Dozens of parents flooded the Methuen school system with phone calls yesterday after a local newspaper reported that a fourth-grade girl had returned from the February school break requesting to be treated as a boy.
The child’s parents told school officials that he had always considered himself a boy, rejecting feminine dress and name, and they were agreeing to raise him as a male. —Tracy Jan —Methuen school faces parents’ queries on student’s gender issue (Boston.com)
This article raises an interesting question for a journalist.
In order for the article to make sense, the reader has got to know that the student is biologically female, but the reporter’s use of the masculine pronoun makes the second paragraph more confusing than it should be.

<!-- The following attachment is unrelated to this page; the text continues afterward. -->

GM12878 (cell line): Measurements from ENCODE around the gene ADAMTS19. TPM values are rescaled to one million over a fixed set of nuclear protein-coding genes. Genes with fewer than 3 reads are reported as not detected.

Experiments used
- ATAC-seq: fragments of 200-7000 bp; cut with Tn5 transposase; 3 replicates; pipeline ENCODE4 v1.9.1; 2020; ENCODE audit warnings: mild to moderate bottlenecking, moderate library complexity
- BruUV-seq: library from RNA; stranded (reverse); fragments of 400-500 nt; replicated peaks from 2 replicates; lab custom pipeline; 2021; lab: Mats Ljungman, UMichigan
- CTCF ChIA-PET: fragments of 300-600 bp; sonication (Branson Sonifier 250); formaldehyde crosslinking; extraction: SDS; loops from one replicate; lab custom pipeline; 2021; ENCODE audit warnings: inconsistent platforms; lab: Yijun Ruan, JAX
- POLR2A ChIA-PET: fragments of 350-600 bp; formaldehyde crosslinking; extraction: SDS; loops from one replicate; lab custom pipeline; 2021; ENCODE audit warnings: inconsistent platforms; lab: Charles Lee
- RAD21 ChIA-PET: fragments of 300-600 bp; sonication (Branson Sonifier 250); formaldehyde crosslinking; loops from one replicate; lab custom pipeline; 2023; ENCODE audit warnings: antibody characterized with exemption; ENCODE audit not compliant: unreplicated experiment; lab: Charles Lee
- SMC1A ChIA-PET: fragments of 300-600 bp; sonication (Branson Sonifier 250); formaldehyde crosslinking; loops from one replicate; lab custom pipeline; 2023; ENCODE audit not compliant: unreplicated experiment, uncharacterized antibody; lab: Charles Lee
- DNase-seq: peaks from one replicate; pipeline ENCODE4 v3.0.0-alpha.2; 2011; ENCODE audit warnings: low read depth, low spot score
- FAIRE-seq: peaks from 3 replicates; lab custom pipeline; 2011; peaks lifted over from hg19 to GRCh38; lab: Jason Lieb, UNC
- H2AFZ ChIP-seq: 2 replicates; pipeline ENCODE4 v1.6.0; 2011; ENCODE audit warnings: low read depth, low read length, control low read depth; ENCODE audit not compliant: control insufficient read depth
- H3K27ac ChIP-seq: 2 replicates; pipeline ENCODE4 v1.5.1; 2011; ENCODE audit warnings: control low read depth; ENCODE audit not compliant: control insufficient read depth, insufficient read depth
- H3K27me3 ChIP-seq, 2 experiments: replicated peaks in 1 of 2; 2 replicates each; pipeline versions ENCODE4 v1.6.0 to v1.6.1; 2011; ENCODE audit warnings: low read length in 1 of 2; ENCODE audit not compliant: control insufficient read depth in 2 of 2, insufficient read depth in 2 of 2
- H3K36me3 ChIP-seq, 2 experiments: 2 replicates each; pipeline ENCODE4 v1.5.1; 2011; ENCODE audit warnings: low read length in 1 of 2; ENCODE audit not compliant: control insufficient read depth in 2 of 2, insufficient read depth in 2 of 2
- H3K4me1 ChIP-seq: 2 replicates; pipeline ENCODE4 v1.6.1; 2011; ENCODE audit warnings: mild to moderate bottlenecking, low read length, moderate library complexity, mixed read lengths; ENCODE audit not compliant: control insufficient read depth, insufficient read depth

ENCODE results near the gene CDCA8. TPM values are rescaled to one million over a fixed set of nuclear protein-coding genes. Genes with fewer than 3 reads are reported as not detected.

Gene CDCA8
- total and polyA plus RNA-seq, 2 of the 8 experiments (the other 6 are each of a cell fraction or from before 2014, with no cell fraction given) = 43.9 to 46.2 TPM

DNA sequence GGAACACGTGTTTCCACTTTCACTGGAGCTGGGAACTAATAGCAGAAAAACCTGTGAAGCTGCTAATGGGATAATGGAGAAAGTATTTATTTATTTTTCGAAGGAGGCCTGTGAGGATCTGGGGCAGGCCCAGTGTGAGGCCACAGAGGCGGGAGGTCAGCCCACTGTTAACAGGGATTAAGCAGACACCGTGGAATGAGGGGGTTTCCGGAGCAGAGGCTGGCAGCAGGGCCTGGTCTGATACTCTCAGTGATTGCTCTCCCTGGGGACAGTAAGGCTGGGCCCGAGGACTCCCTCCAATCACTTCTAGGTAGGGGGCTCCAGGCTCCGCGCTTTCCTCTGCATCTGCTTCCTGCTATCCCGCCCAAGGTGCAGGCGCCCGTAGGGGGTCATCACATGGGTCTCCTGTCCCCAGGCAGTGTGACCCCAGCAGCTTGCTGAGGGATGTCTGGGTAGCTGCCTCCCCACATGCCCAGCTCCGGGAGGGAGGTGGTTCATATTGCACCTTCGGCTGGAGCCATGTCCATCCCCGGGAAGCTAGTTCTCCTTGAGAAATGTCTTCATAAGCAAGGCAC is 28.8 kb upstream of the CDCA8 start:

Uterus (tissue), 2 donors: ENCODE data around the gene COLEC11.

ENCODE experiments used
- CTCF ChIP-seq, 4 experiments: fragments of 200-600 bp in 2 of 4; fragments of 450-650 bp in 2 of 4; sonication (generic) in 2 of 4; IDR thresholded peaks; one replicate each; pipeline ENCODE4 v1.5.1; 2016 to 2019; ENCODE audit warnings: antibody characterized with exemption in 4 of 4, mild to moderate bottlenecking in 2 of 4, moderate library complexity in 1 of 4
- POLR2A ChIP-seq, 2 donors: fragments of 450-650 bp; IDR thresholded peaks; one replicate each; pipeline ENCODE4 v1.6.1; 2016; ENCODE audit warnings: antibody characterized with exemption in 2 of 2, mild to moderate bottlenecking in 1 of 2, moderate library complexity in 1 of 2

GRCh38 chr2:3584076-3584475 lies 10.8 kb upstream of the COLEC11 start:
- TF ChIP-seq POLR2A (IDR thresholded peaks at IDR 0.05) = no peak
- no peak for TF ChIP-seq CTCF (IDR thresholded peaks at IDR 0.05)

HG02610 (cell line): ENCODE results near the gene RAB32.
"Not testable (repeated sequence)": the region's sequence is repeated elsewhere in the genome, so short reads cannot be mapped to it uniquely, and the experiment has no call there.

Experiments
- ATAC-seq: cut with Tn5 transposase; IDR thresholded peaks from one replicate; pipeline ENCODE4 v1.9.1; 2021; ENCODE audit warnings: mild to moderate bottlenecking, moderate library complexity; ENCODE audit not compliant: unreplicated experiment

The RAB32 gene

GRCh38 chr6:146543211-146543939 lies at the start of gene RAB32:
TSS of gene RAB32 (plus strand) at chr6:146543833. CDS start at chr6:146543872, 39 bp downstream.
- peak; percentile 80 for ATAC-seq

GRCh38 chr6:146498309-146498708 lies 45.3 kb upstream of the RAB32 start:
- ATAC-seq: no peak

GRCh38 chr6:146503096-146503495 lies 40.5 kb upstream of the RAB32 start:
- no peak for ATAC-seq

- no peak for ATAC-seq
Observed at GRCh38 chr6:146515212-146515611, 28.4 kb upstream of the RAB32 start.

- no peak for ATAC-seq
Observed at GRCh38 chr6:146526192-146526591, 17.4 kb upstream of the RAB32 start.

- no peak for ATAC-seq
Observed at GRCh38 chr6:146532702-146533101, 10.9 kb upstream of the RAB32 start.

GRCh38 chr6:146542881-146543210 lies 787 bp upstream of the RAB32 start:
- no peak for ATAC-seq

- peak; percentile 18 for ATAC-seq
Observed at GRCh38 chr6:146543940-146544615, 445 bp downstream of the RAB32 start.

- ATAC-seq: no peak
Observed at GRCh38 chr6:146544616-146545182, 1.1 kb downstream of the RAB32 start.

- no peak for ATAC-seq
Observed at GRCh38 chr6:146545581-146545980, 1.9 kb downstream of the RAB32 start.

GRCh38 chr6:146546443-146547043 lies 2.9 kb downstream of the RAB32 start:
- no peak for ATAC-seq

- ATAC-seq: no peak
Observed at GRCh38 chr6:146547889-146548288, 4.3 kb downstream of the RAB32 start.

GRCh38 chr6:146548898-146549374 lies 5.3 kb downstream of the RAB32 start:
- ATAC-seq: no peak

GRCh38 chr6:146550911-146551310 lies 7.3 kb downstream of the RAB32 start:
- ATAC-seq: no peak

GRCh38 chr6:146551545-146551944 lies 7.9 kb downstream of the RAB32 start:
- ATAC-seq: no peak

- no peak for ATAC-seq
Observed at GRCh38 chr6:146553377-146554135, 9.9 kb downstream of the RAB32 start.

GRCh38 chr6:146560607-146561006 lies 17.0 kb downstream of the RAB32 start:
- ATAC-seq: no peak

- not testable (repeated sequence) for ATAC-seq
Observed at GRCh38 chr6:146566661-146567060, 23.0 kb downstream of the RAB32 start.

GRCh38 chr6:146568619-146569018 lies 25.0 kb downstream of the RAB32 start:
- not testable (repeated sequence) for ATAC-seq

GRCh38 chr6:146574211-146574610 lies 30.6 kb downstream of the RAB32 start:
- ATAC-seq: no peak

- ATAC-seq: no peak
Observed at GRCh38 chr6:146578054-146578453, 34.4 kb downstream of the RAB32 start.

If the editor chose to use the feminine pronoun for the sake of clarity, that would be akin to making an ideological statement — rejecting the request that the school superintendent has apparently granted. But doesn’t the use of the masculine pronoun also suggest an ideological statement?
If I were writing this article, I would probably find a way to introduce this non-standard pronoun usage via a quotation:
“We only want what’s best for him,” said so-and-so, referring to the fourth-grader.
In professional medical literature and in academic gender studies, I wouldn’t find this kind of grammatical play unusual, but in a newspaper for the general reader, it would probably we worthwhile to include some signal like that.